1.5. References ………………………….. ………………………….. ………………………….. ………………….. 4
Chapter 2 ………………………….. ………………………….. ………………………….. ………………………….. …. 6
2. Background Literature ………………………….. ………………………….. ………………………….. ……….. 6
2.1. Satellite Precipitation Products ………………………….. ………………………….. ………………….. 6
2.2. Radar Precipitation Data ………………………….. ………………………….. …………………………. 11
2.3. Statistical Evaluation of QPEs ………………………….. ………………………….. …………………. 12
2.4. Bias Correction of Satellite Precipitation Products ………………………….. ………………….. 14
2.5. Hydrological Evaluation of QPEs ………………………….. ………………………….. …………….. 15
2.5. References ………………………….. ………………………….. ………………………….. ………………… 17
Chapter 3 ………………………….. ………………………….. ………………………….. ………………………….. .. 21
3. Evaluation of remotely sensed precipitation products across Canada ………………………….. . 21
3.1. Introduction ………………………….. ………………………….. ………………………….. ………………. 21
3.2. Study Area ………………………….. ………………………….. ………………………….. ………………… 22
3.3. Data ………………………….. ………………………….. ………………………….. …………………………. 23
3.3.1. Ground-Based Observations ………………………….. ………………………….. ………………. 23
3.3.2. IMERG Satellite Data ………………………….. ………………………….. ……………………….. 25
3.3.4. MRMS Product ………………………….. ………………………….. ………………………….. ……. 26
3.4. Methodology ………………………….. ………………………….. ………………………….. …………….. 27
3.4.1. Continuous Verification Metrics ………………………….. ………………………….. ………… 28
3.4.2. Categorical Verification Metrics ………………………….. ………………………….. ………… 31

3.5. Results ………………………….. ………………………….. ………………………….. ……………………… 32
3.5.1. Evaluation of GPM-IMERG V06 at Daily Timescale ………………………….. ………… 32
3.5.2. Evaluation of IMERG V06 and MRMS at Hourly Timescale …………………………. 37
3.6. Discussion ………………………….. ………………………….. ………………………….. ………………… 56
3.7. Summary and Conclusion ………………………….. ………………………….. ……………………….. 58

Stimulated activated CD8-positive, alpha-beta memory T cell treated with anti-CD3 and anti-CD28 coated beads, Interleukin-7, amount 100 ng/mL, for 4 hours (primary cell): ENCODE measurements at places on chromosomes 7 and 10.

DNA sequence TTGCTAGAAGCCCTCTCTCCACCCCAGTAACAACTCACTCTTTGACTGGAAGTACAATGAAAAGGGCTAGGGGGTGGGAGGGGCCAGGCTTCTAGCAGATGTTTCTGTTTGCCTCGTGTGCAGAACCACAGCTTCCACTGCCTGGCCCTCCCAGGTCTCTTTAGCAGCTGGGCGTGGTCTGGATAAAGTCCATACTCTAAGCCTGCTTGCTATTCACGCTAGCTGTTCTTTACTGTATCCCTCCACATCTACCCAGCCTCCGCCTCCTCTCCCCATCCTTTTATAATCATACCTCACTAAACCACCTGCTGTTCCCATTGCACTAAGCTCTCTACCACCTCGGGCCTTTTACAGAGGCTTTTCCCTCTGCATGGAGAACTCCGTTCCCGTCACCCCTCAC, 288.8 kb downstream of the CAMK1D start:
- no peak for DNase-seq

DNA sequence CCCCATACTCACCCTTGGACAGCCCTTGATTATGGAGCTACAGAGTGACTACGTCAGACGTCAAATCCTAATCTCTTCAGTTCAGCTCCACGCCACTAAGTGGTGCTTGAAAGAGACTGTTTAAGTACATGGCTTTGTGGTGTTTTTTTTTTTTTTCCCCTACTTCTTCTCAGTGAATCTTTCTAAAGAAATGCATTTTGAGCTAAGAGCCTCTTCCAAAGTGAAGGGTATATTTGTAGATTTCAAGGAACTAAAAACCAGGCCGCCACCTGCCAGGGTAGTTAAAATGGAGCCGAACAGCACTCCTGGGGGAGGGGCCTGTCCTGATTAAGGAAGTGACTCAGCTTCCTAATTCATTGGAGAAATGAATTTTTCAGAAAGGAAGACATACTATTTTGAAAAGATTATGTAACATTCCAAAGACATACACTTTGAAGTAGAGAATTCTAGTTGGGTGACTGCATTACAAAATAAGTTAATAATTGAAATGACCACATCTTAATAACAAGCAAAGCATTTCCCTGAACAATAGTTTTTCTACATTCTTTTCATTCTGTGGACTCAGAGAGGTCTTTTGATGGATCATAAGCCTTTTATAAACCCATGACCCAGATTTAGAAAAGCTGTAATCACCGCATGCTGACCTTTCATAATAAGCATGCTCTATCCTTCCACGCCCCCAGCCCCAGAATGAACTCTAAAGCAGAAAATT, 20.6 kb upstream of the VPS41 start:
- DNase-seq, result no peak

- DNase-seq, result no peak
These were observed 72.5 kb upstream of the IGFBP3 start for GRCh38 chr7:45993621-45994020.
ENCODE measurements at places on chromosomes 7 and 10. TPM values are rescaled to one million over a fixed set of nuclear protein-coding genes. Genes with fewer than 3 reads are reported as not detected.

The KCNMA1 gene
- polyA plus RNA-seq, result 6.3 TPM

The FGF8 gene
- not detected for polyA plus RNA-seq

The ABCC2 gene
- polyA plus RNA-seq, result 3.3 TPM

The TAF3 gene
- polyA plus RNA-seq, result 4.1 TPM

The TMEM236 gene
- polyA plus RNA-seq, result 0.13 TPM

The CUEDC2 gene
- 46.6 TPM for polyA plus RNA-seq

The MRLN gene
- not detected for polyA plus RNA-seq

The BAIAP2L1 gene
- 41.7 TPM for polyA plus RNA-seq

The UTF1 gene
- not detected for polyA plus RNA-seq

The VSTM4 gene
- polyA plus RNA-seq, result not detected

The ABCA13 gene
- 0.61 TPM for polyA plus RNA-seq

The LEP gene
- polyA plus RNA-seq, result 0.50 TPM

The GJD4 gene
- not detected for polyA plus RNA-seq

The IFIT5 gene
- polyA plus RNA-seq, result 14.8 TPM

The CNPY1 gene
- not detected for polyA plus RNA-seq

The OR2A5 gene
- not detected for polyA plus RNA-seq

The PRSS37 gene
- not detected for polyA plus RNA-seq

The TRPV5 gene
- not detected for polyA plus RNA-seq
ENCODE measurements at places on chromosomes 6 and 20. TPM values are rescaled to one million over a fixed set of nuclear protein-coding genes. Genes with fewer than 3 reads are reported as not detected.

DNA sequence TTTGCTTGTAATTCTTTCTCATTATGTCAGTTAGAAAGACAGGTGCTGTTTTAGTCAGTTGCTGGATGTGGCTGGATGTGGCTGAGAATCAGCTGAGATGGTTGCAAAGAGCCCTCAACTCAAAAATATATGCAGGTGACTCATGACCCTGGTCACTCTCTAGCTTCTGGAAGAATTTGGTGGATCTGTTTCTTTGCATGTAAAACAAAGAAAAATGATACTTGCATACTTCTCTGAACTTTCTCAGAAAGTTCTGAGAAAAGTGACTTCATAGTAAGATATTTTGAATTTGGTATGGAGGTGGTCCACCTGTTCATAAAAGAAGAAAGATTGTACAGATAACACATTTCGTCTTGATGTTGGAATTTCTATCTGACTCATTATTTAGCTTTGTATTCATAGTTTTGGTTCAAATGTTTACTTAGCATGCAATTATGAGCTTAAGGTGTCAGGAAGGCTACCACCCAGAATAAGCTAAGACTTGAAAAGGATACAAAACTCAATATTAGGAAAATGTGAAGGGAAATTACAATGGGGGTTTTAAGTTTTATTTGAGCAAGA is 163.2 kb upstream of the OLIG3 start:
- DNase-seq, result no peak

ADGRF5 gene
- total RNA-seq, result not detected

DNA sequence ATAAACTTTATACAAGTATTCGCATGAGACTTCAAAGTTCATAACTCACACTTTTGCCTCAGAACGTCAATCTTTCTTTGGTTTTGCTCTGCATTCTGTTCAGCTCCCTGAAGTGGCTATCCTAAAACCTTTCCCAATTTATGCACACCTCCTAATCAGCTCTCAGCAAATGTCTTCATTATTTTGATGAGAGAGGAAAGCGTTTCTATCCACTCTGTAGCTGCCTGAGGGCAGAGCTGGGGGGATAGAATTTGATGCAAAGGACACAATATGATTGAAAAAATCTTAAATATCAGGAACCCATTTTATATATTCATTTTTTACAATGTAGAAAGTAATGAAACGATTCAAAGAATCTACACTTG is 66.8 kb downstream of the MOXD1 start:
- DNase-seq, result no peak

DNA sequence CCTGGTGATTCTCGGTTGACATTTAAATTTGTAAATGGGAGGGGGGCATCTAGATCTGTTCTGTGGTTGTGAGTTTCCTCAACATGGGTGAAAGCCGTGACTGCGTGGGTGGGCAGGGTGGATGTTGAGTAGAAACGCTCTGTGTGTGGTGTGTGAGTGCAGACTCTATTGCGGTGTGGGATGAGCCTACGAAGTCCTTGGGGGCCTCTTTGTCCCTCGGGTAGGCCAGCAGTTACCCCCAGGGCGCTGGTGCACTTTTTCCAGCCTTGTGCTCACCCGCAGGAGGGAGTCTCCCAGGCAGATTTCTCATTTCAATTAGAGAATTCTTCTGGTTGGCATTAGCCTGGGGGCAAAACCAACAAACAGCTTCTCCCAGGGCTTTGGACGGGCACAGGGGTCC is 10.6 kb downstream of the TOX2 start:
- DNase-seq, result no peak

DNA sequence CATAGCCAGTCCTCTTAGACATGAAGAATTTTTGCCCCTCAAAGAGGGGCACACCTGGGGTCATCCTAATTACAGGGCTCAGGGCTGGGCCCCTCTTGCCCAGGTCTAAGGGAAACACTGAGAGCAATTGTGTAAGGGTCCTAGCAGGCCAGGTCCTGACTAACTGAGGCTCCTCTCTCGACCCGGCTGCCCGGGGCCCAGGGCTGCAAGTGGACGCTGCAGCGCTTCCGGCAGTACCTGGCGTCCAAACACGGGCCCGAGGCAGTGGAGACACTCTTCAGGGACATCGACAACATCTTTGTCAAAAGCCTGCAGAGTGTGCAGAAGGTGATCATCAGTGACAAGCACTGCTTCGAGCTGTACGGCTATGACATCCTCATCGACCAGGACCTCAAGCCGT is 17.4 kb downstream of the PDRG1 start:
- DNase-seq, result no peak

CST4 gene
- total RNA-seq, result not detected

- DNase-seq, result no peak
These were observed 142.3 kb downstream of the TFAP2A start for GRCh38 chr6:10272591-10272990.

3.8. References ………………………….. ………………………….. ………………………….. ………………… 59
Chapter 4 ………………………….. ………………………….. ………………………….. ………………………….. .. 64
4. Bias correction of satellite IMERG data ………………………….. ………………………….. ………….. 64
4.1. Introduction ………………………….. ………………………….. ………………………….. ………………. 64
4.2. Data ………………………….. ………………………….. ………………………….. ………………………. 71
4.2.1. NCEP North American Regional Reanalysis: NARR ………………………….. ………… 71
4.3. Methodology ………………………….. ………………………….. ………………………….. …………….. 74
4.3.1. Regression Quantile Mapping ………………………….. ………………………….. ……………. 74
4.3.2. Smoothing Spline ………………………….. ………………………….. ………………………….. … 77
4.3.3. Clustering………………………….. ………………………….. ………………………….. ……………. 79
4.3.4. CDF Segmentation ………………………….. ………………………….. ………………………….. . 82
4.3.5. Interpolating/Extrapolating by IDW ………………………….. ………………………….. ……. 83
4.3.6. Validation using Bootstrap Technique ………………………….. ………………………….. … 83
4.3.7. Methodology Overview ………………………….. ………………………….. …………………….. 84
4.4. Results and Discussion ………………………….. ………………………….. ………………………….. .. 85
4.4.1. Results of Bias Correction at Gauged Pixels ………………………….. …………………….. 91
4.4.1.1. Time Series Evaluation ………………………….. ………………………….. ……………….. 91
4.4.2. Results of Bias Correction at Ungauged Pixels ………………………….. ……………….. 110
4.5. Summary and Conclusion ………………………….. ………………………….. ……………………… 123
4.6. References ………………………….. ………………………….. ………………………….. ………………. 125
Chapter 5 ………………………….. ………………………….. ………………………….. ………………………….. 127
5. Hydrological Evaluation of Daily IMERG Data ………………………….. …………………………. 127
5.1. Introduction ………………………….. ………………………….. ………………………….. …………….. 127
5.2. Study Area ………………………….. ………………………….. ………………………….. ………………. 129
5.3. Data ………………………….. ………………………….. ………………………….. ……………………….. 129
5.3.1. Precipitation Data ………………………….. ………………………….. ………………………….. . 129
5.3.2. Streamflow Data ………………………….. ………………………….. ………………………….. … 129
5.4. Methodology ………………………….. ………………………….. ………………………….. …………… 130 5.4.1. Raven Hydrological Model ………………………….. ………………………….. ……………… 131
5.4.2. Evaluation Metrics ………………………….. ………………………….. ………………………….. 132

5.5. Results and Discussions ………………………….. ………………………….. ………………………… 133
5.6. Conclusions ………………………….. ………………………….. ………………………….. …………….. 140
5.7. References ………………………….. ………………………….. ………………………….. ………………. 141
Chapter 6 ………………………….. ………………………….. ………………………….. ………………………….. 144
6. Concluding Remarks and Future Work ………………………….. ………………………….. …………. 144
References ………………………….. ………………………….. ………………………….. …………………….. 148
Appendix: List of Acronyms ………………………….. ………………………….. ………………………….. . 149
Curriculum Vitae ………………………….. ………………………….. ………………………….. ………………. 151

Additional information

Author

Saber Moazamigoodarzi

No of Chapters

6

No of Pages

164

Reference

YES

Format

PDF